Ranking Member Chuck Grassley (R-IA), a former Finance Committee Chairman, said research has found that the 2017 TCJA benefited US businesses and likely reduced incentives to shift earnings overseas. McBride said the TCJA helped stem inversions and the lockout effect of deferral. He said there are some very complicated features of the GILTI provision.

Asked by Senator Tim Kaine (D-VA) about carried interest, Yagan said similar income should be taxed similarly, including the labor income of hedge fund managers, or else it will induce economic distortions that raise the economic burden per dollar of revenue that Treasury brings in. McBride defended the use of carried interest in start-ups.

Under questioning from Senator John Kennedy (R-LA), Yagan called for equalizing labor and capital tax burdens at the top, possibly through the billionaire's tax, and taxing certain unrealized gains.

In response to questioning from Senator Mike Braun (R-IN), McBride said the exclusion for employer-provided health coverage creates a distortion by tying health care to employment and incentivizes insurance companies and third-party payers to have a larger role.


House Small Business Committee Chairman Roger Williams (R-TX) said in an opening statement: "In 2017, Republicans passed the most significant changes to the tax code in decades. This legislation allowed small businesses to save on tax bills and benefited families of all income brackets. Today, we will hear firsthand accounts of the many success stories from this major update to our nation's tax code for small businesses in a variety of industries. As this law ages, some of the provisions are beginning to expire or have their benefits reduced. It is imperative that we begin looking at this law and find the provisions that helped Main Street the most, such as lowering individual income tax rates that helped 70% of all small businesses that are organized as pass-through entities."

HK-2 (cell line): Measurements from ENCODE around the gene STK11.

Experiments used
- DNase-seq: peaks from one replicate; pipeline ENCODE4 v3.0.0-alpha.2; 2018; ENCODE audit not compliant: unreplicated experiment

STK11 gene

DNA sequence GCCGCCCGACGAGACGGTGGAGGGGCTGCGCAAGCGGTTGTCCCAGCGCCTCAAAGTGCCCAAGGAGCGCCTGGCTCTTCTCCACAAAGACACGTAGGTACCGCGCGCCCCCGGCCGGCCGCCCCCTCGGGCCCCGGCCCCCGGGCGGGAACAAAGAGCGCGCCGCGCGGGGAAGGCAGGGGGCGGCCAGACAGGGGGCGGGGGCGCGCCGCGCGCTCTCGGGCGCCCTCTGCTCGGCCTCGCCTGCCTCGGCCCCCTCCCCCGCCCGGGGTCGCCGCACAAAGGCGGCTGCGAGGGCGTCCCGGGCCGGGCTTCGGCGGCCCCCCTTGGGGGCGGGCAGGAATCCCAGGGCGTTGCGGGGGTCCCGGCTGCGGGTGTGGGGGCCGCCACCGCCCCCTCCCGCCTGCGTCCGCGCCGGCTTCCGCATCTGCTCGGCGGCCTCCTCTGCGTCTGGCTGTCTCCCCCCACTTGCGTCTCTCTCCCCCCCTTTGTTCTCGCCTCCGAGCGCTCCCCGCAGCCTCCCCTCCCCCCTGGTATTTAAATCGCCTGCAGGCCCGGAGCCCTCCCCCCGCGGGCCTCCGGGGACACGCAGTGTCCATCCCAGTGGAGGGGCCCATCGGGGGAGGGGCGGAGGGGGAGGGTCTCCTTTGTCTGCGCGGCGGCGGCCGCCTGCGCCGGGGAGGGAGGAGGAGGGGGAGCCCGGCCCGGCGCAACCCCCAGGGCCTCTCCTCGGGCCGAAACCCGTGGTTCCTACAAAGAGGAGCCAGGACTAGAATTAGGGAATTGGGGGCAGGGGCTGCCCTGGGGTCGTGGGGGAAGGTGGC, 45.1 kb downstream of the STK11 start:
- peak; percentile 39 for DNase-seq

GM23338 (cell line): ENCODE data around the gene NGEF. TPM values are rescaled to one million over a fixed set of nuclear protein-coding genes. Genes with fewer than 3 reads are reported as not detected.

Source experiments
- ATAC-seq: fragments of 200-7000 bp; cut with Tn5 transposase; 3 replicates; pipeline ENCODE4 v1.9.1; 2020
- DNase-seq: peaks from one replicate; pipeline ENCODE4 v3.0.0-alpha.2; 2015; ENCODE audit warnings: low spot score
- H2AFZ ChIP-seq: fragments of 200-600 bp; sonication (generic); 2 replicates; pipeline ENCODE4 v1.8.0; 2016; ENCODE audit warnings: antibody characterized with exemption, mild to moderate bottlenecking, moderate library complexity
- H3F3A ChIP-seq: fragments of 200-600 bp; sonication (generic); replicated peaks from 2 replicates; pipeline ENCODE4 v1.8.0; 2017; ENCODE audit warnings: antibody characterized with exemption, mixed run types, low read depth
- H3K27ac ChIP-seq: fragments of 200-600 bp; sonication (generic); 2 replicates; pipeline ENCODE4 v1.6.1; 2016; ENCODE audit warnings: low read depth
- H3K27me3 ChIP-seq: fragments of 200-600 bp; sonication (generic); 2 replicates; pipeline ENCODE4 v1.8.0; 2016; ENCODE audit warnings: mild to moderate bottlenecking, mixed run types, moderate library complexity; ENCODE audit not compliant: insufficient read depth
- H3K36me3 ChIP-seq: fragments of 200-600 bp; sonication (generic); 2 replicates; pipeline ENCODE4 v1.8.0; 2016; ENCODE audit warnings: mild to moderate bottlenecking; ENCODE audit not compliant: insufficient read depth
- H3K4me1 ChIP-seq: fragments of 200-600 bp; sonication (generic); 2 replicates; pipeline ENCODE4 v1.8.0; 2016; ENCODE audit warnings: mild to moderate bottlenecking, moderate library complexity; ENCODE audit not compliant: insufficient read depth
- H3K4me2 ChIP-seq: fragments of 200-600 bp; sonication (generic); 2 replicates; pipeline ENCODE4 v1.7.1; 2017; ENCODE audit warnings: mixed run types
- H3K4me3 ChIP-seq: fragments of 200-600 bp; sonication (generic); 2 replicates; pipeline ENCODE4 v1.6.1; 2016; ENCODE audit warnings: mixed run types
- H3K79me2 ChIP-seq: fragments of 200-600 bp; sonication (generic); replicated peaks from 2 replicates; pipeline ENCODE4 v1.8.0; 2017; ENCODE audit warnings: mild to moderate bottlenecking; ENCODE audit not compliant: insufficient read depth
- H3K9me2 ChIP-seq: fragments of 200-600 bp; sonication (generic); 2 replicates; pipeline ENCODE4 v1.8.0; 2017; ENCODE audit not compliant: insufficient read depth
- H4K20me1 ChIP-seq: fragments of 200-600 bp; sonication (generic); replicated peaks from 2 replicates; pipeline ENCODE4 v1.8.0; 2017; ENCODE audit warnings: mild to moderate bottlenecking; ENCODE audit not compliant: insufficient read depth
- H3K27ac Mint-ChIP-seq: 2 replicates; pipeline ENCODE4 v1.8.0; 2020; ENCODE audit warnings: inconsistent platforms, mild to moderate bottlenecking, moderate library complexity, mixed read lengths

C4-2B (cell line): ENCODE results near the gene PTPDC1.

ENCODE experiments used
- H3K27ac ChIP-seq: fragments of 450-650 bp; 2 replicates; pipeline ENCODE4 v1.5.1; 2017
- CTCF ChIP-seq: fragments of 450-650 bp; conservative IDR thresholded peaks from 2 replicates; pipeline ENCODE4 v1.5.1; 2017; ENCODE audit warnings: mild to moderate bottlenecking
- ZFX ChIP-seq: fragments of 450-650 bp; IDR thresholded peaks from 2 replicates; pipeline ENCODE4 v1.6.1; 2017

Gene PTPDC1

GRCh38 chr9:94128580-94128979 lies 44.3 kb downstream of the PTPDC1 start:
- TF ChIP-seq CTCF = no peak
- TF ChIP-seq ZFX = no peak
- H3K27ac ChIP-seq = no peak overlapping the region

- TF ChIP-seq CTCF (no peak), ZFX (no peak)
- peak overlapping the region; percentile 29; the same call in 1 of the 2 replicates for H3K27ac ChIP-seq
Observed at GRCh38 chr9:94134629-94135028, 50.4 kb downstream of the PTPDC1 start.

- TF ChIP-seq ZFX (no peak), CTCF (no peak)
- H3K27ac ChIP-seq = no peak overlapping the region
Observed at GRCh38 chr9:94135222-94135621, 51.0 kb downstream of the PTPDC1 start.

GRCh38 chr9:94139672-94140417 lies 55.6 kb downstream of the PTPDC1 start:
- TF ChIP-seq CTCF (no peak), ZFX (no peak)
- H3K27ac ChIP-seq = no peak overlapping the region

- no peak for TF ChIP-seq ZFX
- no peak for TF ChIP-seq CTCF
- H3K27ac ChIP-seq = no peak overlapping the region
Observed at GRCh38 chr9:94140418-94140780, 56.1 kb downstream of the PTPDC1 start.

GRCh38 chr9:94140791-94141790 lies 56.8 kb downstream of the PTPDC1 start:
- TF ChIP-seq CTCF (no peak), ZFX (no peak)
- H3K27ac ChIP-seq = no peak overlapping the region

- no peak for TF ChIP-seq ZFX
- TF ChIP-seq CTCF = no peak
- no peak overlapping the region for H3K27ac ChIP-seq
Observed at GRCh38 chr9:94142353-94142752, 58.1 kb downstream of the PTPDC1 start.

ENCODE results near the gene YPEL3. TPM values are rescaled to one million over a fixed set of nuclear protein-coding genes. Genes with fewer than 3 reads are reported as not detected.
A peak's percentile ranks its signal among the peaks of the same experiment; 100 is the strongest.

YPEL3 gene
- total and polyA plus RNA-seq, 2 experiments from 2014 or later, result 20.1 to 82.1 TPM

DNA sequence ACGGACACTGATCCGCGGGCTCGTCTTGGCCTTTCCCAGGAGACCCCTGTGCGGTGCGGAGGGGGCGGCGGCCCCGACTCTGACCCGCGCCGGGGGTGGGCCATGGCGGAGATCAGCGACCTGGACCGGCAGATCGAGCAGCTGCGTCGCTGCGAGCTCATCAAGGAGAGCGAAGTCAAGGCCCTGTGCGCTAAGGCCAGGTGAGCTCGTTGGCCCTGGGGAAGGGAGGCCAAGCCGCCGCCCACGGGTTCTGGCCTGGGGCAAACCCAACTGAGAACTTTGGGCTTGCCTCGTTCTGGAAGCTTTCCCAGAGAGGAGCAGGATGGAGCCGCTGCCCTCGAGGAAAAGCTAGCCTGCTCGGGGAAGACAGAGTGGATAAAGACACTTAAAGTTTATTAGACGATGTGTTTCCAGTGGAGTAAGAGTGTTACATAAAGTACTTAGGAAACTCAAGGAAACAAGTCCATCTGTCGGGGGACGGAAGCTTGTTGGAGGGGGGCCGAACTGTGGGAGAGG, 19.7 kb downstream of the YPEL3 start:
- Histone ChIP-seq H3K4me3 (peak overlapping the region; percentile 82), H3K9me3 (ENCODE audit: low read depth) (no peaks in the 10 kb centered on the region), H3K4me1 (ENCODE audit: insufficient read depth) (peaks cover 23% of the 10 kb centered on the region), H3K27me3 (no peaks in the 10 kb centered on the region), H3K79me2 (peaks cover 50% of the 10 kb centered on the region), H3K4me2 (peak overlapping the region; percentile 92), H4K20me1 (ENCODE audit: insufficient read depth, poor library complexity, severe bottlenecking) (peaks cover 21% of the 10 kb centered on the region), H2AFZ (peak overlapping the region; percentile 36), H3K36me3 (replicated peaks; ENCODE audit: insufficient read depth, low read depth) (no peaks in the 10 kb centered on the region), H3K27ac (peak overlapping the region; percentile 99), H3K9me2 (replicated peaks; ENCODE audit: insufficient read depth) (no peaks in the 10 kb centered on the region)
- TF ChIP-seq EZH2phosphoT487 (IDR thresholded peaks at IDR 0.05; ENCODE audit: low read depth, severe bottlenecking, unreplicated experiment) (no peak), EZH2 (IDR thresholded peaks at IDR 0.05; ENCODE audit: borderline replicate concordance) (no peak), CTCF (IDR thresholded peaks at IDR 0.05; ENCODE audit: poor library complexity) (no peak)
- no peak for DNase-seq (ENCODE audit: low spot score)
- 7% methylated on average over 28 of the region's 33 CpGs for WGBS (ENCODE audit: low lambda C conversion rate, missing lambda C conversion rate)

• Lynn Mucenski Keck, Principal & National Lead, Federal Tax Policy, Withum
  • Russell Boening, President, Texas Farm Bureau
  • Warren Hudak, President, Hudak & Company
  • Anne Zimmerman, Founder & Owner, Zimmerman & Co CPAs Inc.; Co-Chair, Small Business for America's Future

Rep. Greg Landsman (D-OH) said addressing the 174 R&D and 163(j) interest deductibility cliffs should be able to garner bipartisan support. Reps. Chris Pappas (D-NH) and Nick LaLota (R-NY) also advocated for the IRC Section 174 change. Witness Mucenski Keck said some small businesses may be forced to close if R&D expensing, as opposed to 5-year amortization, is not restored.

More generally, Republican members and witnesses sought to make the case that small businesses use the money they save from tax relief provisions to reinvest in their businesses through property, plants, and equipment.

Materials from the Senate Budget hearing are available here.

Chairman Whitehouse's opening statement is available here.

Chairman Williams' opening statement is available here.


Contact Information
For additional information concerning this Alert, please contact:
Washington Council Ernst & Young
   •  Any member of the group at (202) 293-7474.